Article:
A battle for control is taking place inside iPhones across Europe. While Apple introduced new rules that ostensibly loosen its control over the App Store, local developers are seething at the new system, which they say entrenches the power Apple already wields over their businesses. They’re now breaking into a rare open revolt, mounting pressure on lawmakers to step in.
“Apple holds app providers ransom like the Mafia,” claims Matthias Pfau, CEO and cofounder of Tuta, an encrypted email provider. The tech giant treats iPhones as its territory, Pfau complains, tightly controlling developers’ access before taking a chunk of their profits. “Anyone wanting to provide an iOS app must pay a ransom to Apple; there’s no way around it.”
For years, Apple has rejected Tuta app updates if they include links to the company’s website, he says. Like all iOS apps, Tuta has also been unable to take in-app payments directly from its customers. Apple acts as an intermediary and charges a fee. Pfau was hoping the App Store reforms mandated by the EU’s Digital Markets Act (DMA) would make companies like his less tightly bound to Apple. Instead, he is left disappointed by the new terms on offer. “What they came up with is the best proof that they are massively abusing their market dominance,” he says. “Apple is basically behaving like a dictator.”
Apple was designated a “gatekeeper” under the DMA after the EU decided that the App Store acts as an important gateway between businesses and consumers. The company, along with other tech giants, has until March 7 to make a raft of changes. To avoid fines that can reach up to 20 percent of global revenue, the smartphone maker announced its new rules in late January.
The rules technically make it possible for users of its hardware to download apps from alternative app stores and also for developers to use their own payment systems—bypassing Apple’s commission.
But in order to access these new features, developers have to sign up to new business terms. Those terms include restrictions that disincentivize any developers moving away from the status quo, according to Pfau. If his company Tuta were to take advantage of the new system, iPhones would issue warnings—known by critics as “scare screens”—informing users about security risks linked to using payment systems that are not managed by Apple. From Tuta’s testing of how popups affect in-app upgrades, he estimates these warnings would dissuade 50 percent of users from proceeding with their purchase.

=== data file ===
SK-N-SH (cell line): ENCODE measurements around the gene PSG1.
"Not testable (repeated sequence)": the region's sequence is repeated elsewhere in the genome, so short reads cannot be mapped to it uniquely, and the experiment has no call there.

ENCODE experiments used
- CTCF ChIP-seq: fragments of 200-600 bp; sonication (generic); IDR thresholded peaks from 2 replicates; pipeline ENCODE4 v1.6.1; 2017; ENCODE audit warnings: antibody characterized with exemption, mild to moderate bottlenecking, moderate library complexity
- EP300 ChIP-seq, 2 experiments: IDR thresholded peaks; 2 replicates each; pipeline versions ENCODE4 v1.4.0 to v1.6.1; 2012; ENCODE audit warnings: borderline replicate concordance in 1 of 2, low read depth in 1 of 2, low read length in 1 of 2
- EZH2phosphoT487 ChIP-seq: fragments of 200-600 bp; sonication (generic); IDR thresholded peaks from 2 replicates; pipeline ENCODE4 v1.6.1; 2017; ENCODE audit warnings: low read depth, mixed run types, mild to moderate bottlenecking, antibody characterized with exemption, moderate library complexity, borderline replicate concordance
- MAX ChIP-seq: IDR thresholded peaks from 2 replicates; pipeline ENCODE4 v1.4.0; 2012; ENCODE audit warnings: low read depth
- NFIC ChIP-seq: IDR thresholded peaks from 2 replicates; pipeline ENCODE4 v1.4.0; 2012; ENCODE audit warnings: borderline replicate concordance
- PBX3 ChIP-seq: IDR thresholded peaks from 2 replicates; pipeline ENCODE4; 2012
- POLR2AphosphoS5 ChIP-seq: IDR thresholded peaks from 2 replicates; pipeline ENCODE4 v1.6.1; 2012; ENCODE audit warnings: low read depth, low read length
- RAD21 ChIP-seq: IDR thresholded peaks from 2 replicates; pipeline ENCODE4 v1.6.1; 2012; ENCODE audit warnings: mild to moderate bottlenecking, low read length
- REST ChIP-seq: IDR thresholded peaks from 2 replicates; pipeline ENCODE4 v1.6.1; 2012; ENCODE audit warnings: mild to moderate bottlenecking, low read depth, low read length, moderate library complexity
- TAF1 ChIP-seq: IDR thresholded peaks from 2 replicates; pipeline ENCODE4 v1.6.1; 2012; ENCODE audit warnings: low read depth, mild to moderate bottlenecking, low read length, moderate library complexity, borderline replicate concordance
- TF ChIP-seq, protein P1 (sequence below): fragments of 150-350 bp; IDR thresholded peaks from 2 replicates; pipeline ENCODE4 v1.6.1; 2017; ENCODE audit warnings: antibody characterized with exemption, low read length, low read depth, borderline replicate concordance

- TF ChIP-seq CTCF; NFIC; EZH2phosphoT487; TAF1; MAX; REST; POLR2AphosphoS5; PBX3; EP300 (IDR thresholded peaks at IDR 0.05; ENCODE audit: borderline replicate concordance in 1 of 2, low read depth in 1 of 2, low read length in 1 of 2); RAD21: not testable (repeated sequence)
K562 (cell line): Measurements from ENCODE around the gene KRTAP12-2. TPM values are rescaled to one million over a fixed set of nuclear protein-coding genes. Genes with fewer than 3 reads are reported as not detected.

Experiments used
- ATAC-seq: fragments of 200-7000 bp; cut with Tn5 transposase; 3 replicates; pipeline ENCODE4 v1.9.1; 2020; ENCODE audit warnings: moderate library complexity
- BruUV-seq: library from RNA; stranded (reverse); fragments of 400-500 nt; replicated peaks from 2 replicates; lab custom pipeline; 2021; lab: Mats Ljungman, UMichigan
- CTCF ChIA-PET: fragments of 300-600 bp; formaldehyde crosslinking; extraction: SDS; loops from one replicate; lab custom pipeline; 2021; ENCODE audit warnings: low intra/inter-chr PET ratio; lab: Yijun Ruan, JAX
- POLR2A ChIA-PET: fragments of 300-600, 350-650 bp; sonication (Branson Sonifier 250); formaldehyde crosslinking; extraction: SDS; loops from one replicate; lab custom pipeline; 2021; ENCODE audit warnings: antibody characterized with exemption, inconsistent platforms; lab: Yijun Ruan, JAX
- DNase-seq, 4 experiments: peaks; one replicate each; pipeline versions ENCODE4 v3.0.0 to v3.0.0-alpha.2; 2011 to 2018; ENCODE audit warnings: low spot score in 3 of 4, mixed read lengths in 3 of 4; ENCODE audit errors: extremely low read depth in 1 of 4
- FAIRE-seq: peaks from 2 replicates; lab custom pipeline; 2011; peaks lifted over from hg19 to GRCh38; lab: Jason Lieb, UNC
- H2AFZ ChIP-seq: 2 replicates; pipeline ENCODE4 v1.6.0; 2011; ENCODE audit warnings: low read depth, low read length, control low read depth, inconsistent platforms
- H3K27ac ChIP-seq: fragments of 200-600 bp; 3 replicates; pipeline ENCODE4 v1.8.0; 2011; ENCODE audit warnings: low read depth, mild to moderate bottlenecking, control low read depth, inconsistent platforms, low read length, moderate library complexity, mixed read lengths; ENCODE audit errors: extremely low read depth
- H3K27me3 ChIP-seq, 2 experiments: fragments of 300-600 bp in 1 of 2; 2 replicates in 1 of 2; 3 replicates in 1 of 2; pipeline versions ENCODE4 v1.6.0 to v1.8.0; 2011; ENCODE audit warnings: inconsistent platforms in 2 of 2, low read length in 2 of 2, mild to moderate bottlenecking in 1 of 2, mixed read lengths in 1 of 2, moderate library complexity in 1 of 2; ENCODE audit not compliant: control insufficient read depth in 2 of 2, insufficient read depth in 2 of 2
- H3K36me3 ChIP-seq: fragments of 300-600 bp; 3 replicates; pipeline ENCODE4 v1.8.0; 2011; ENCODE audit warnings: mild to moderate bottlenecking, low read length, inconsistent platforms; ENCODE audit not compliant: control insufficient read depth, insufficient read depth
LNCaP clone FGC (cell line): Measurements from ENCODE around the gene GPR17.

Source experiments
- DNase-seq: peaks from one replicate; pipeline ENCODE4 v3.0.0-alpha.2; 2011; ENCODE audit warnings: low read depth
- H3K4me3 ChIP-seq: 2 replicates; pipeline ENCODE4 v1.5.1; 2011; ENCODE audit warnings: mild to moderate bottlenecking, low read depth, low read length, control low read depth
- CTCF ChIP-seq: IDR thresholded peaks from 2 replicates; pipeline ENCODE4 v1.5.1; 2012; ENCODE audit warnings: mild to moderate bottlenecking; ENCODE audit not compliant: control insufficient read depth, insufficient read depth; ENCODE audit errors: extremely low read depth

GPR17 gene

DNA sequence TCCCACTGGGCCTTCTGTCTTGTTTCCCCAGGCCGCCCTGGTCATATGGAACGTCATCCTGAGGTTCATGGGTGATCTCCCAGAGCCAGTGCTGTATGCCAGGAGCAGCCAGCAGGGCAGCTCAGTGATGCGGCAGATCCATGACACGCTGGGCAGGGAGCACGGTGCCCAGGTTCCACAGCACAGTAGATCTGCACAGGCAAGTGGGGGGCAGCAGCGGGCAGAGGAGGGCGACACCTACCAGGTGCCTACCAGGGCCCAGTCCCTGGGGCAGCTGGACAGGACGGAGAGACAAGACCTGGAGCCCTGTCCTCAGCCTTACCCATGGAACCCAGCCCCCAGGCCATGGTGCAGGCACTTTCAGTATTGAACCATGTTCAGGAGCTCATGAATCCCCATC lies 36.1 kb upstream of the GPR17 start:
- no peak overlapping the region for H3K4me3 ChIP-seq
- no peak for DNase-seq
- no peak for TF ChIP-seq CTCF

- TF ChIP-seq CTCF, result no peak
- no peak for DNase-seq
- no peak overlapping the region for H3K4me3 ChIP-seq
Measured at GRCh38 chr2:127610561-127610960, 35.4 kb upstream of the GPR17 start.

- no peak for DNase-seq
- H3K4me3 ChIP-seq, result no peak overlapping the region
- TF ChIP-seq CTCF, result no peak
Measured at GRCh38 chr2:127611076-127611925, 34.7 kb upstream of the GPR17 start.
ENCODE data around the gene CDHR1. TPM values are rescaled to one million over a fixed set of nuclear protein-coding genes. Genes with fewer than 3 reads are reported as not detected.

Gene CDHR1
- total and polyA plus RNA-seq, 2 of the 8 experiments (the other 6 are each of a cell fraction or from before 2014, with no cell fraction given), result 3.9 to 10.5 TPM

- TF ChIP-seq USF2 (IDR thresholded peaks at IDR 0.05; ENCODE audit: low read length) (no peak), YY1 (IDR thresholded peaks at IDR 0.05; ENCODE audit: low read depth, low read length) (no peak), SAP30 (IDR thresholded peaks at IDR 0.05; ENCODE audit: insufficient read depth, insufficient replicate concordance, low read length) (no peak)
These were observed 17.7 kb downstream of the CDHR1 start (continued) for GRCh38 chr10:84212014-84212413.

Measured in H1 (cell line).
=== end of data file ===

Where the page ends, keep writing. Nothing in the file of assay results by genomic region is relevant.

Additionally, although the new terms allow Pfau to make Tuta available in an alternative app store, they would also expose the company to a “core technology fee” every time it was downloaded or updated more than 1 million times in a one-year period. Pfau accepts that Tuta, which he claims has over 100,000 paying subscribers, might not have to pay this fee in the first year. “But we are growing,” he insists. “So we would definitely have to pay it within the next couple of years.”
For Sweden’s Spotify, the download fee is more of an immediate problem if the company were to accept Apple’s new business terms. “With our EU Apple install base in the 100 million range, this new tax on downloads and updates could skyrocket our customer acquisition costs, potentially increasing them tenfold,” Spotify CEO Daniel Ek said on X soon after Apple released its proposal. “While Apple has behaved badly for years, what they did yesterday represents a new low, even for them.”
For that reason, Spotify, like other apps, believes it has no choice but to stick with its current agreement, Ek elaborated in a call with investors last week. That means still paying commission to Apple and listing their iOS app exclusively on Apple’s App Store. “No sane developer wants to pick any of the new terms,” Ek said. Sticking with the current system doesn’t make the situation worse for companies like Spotify, he added, but it does mean they are missing out on revenues from users buying products such as audiobooks, a new focus for the platform, through the company’s app. (Spotify does not sell audiobooks in their iOS app in order to avoid Apple’s commission fee.) “So some of these more innovative things that we would like to do, we’re currently restricted in doing on the iOS ecosystem.”
Apple maintains its changes are compliant with the DMA while also being necessary to protect its EU users’ devices from the security risks that, it says, are introduced by the new law. “Apple’s approach to the Digital Markets Act was guided by two simple goals: complying with the law and reducing the inevitable, increased risks the DMA creates for our EU users,” says Apple spokesperson Julien Trosdorf. “That meant creating safeguards to protect EU users to the greatest extent possible and to respond to new threats, including new vectors for malware and viruses, opportunities for scams and fraud, and challenges to ensuring apps are functional on Apple’s platforms.”
App developers don’t have much power on their own to make Apple change course. But they hope their criticism will force the European Commission, a branch of the EU’s government, to take action. After the March 7 deadline, officials are expected to assess both Apple’s proposals and the market’s reaction. “Now [the European Commission] must reject Apple’s proposal and even consider imposing a fine if no further improvements are made,” says Sebastiano Toffaletti, secretary general of the European DIGITAL SME Alliance, an industry group.
Andy Yen, CEO of Swiss email and cloud service Proton, is less diplomatic. “If I was the European Commission, I would probably look at this as an insult,” he says of Apple’s proposed business terms. “It’s a slap in the face.”